Haiku by Richard Wright
This Other World

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A dazzling collection of 810 haiku, the rigorous 17-syllable Japanese poem, by the famed author of "Native Son" and "Black Boy".

About Richard Wright

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Richard Wright was born in rural Mississippi in 1908 and died in Paris in 1960. His Native Son, published in 1940, established him as one of America's major literary voices. His other books include The Outsider, Black Boy, Black Power,and White Man, Listen! Yoshinobu Hakutani is professor of English and University Distinguished Scholar at Kent State University. He is the author or editor of many books, including "Cross-Cultural Visions in African American Modernism, Theodore Dreiser's Uncollected Magazine Articles, Theodore Dreiser and American Culture, Selected Magazine Articles of Theodore Dreiser, "and "Young Dreiser. Robert L. Tener of Rootstown, Ohio, is a retired professor of English at Kent State University, and the author of five other books of poetry. Tener was a founding director of the Wick Poetry Program at Kent State University. His new book Depression Days on an Appalachian Farm is his largest collection at 80 pages.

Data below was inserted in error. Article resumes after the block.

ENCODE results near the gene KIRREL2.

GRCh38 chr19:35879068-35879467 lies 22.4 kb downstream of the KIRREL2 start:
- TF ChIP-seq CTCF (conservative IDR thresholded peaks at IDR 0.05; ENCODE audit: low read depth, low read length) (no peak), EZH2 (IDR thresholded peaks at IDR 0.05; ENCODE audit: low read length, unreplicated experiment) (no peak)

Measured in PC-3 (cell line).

Published September 30, 1998 by Arcade Publishing. 320 pages
Genres: Literature & Fiction. Fiction
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Publishers Weekly

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Author of 20th-century classics Native Son and Black Boy, Wright, while exiled in France, wrote over 4000 haiku in the 18 months before his death in 1960. Based on a manuscript at Yale's Beineke libra

Aug 31 1998 | Read Full Review of Haiku: This Other World

Publishers Weekly

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Wright can play rewardingly with consonance: ""A soft wing at dawn/ Lifts one dry leaf and lays it/ Upon another."" He can also, simply, observe: ""Only where sunlight/ Spots the tablecloth with gold/ Do the flies cluster."" Wright's tableaux encompass fields and forests, country villages and ""w...

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Huffington Post

HuffPost Arts' Haiku Reviews is a new weekly feature where invited critics review exhibitions and performances in short form.

Oct 21 2010 | Read Full Review of Haiku: This Other World

Huffington Post

The tools are not necessarily what the youth is wont to wield, but more what he wants to wield – guns, grenades, turntables – or what kids in Bill’s day wielded – cassette mixtapes, film cameras – the whole mélange creating a fabric of creative/destructive boisterousness reeking of television and...

Nov 02 2012 | Read Full Review of Haiku: This Other World

Project MUSE

Richard Wright, author of Black Boy and Native Son, was living in exile in Paris and facing death when he began to write haiku.

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Malinda Charter

Malinda Charter 15 Aug 2014

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